Valentine.gr/The Greek Flowers Portal
 

flaglogo-gr.bmp (910 bytes)  

Unitedkingdom_sm.gif (528 bytes)  

Loading

Welcome To The Greek Flowers Portal

Home   Info   Contact

   

Join Valentine mailing list!
Enter your email address below,
then click the 'Join List' button:



 
ADVERTISEMENT...

 

  HOME AND GARDEN » House Plants

Valentine.gr  

Plants for your home (By Mary Efanti)

CHRISTMAS CACTUS (Schlumbergera)

Care:

There are many hybrids of the Christmas Cactus. And it is, by the way, really a cactus. Plants and flowers can vary in shape and color. Flowers may be white or almost any shade of pink or red.

Some of the hybrids became known as the Christmas Cactus because, with the proper care, they flower during the Christmas season

Light:
Like other jungle cacti, Schlumbergera should never be exposed to full summer sunlight. Medium light at a partially shaded window is best through spring, summer and fall. Winter sun, which is less strong, is not as likely to harm these plants.

Flowers buds begin to form in early fall and full flowering is prompted by shorter days. Once the plant has begun to bud, do not keep it in a room where artificial lights may be turned on after natural light has gone outside. Either move the plants at dusk to a dark room and bring them out next morning, or throw a cover over the plants at dusk and remove it next morning. This procedure should be started in early fall and should be continued until you see buds are forming. Begin the short day treatment 6 to 8 weeks before Christmas if you want the best chance of your plant flowering for the Christmas holiday.

If you follow this routine and your plant doesn't flower, it may be because the plant is getting too much shading or the temperature is too high. A cool position is best in the few weeks before flowering time.
When buds have formed, put the plant in a bright position (out of full sun) and leave it there. Do not turn the plant while buds are forming or you run the risk of the buds falling off. This happens because when the buds are small, if you turn the plant you will be turning some of them away from the light. They are likely to try to turn back to face the light and the effort weakens them .. so they fall off.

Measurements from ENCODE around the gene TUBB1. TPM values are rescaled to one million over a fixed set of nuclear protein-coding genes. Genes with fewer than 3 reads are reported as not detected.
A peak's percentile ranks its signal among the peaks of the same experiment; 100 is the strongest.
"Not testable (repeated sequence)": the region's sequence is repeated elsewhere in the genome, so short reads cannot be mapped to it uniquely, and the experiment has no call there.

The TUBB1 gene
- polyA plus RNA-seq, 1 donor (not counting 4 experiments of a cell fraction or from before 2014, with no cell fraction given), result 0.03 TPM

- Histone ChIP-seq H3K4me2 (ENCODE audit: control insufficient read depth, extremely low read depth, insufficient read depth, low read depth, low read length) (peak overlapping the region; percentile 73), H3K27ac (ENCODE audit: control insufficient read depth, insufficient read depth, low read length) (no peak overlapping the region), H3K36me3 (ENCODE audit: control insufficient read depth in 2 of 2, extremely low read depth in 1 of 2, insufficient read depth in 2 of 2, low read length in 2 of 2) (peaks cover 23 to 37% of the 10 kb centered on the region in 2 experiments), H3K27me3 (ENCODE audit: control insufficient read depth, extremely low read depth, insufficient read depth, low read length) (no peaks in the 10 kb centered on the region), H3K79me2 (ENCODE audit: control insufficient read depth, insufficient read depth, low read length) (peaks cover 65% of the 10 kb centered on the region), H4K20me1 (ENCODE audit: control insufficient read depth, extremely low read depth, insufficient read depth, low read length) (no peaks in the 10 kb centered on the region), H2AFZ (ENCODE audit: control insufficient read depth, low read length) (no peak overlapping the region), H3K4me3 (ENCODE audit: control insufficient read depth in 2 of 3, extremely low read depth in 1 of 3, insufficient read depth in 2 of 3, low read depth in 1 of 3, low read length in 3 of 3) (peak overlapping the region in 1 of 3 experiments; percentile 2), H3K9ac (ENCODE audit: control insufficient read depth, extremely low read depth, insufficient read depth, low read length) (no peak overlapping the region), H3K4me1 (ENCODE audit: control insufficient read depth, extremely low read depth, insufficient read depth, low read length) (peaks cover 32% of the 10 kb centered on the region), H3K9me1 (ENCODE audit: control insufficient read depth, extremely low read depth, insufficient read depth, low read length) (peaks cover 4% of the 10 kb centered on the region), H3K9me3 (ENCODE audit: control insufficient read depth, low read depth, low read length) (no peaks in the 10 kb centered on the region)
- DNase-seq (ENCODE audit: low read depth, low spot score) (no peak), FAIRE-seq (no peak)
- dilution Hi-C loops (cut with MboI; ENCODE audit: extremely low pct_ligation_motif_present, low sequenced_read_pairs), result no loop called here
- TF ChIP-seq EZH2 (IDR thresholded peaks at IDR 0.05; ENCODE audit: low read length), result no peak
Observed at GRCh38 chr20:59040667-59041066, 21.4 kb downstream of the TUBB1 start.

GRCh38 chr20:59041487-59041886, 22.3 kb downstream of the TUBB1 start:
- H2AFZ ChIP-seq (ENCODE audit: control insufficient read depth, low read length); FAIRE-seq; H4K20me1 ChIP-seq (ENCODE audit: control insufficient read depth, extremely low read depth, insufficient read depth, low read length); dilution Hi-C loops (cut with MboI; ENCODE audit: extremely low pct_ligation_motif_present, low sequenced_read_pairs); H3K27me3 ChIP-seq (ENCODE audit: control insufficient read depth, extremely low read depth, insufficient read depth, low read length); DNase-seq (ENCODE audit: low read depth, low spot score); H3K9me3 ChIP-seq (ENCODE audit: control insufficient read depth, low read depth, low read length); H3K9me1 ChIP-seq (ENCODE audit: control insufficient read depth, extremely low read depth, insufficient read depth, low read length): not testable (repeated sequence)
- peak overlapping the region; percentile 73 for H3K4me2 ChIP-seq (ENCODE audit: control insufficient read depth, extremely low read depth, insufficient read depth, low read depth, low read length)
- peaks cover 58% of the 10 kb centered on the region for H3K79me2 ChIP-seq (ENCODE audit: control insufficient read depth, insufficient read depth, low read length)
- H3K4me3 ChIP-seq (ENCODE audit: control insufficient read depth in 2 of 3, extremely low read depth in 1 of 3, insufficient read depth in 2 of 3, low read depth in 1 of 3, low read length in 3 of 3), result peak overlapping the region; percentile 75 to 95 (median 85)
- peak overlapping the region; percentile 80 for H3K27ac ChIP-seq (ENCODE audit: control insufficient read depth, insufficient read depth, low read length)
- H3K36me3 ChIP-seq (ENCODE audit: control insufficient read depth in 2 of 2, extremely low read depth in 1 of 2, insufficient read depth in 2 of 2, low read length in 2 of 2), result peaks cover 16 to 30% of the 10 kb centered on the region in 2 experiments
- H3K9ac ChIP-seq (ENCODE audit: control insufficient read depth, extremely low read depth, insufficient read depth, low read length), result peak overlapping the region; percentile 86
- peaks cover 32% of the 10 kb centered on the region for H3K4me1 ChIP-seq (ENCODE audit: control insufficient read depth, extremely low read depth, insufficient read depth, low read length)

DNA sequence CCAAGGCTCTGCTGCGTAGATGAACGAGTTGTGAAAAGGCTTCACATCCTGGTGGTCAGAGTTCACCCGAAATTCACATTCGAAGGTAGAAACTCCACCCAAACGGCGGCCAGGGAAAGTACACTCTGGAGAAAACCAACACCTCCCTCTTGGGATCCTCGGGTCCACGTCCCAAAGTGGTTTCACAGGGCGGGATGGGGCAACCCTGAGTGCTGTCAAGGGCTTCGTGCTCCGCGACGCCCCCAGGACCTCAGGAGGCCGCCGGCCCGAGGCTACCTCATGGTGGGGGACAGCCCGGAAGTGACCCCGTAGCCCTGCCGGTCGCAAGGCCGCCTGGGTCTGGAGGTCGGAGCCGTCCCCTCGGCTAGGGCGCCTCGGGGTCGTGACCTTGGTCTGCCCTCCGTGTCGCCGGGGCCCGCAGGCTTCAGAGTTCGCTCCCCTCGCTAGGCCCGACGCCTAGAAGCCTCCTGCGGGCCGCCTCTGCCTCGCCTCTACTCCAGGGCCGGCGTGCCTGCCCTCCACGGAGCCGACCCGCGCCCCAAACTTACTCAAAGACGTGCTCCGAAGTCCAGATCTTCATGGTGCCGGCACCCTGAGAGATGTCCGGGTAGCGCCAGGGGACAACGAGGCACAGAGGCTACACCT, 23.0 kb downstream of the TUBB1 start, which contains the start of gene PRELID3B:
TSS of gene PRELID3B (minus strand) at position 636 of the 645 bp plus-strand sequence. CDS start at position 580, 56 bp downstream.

Other causes of bud drop are: drafts, sudden changes of temperature, dried out or waterlogged roots, excessively dry air and maybe growing a plant in a pot way too big for its needs.

Pots:
Provide a pot that is comfortable for the size of the plant. Better the plant is a little pot-bound that over-potted.

Temperature:
Normal room temperature all year round is suitable

Soil:
Soil must be very well draining. Any good houseplant soil is suitable with the addition of coarse sand or grit to aid drainage. A small amount of peat should be added to provide acidity as these plants like the soil to be on the acidic side.

Watering:
These cacti need some moisture year round. Water thoroughly and remove any excess that runs out into the saucer. Wait until the plant has dried out quite a bit before watering again. If air in the room is excessively dry, provide a container of water nearby to add some humidity to the air.

Feeding:
A high potassium tomato-type fertilizer may be used monthly year round.

Propagation:
Schlumbergeras are easy to propagate from stem cuttings at any time in spring or summer. Remove a section of stem consisting of two or three joined segments, allow to dry for a few hours and push the bottom segment into a 3 inch pot of potting mixture as recommended above. Insert the segment just deep enough to support the cutting. Several cuttings may be inserted around the edge of a larger pot. Treat the cuttings as mature plants. They should start into growth within about four weeks.

Nursery Forced Plants:
Professional nurserymen have perfected the art of forcing these plants in time for the Christmas market. Do not be disappointed if your plants fail to flower by Christmas time next year as many do flower naturally some time after Christmas.

Thanksgiving Cactus:
This plant is similar to the Christmas Cactus but has stem segments with deeply incised notches along the edges and prong-like projections at the ends of the stems which remind us of a crab's claws.

 

Mary Efanti
mefanti@otenet.gr

 

 

  HOME AND GARDEN 

more articles...

House Plants

 

 
ADVERTISEMENT...



Is your flower sick?

Ask the Flower doctor. Click on the image.


 

Valentine.gr/The Greek Flowers Portal
....

Home | Information | Advertise | Contact Us | Greek Version | English Version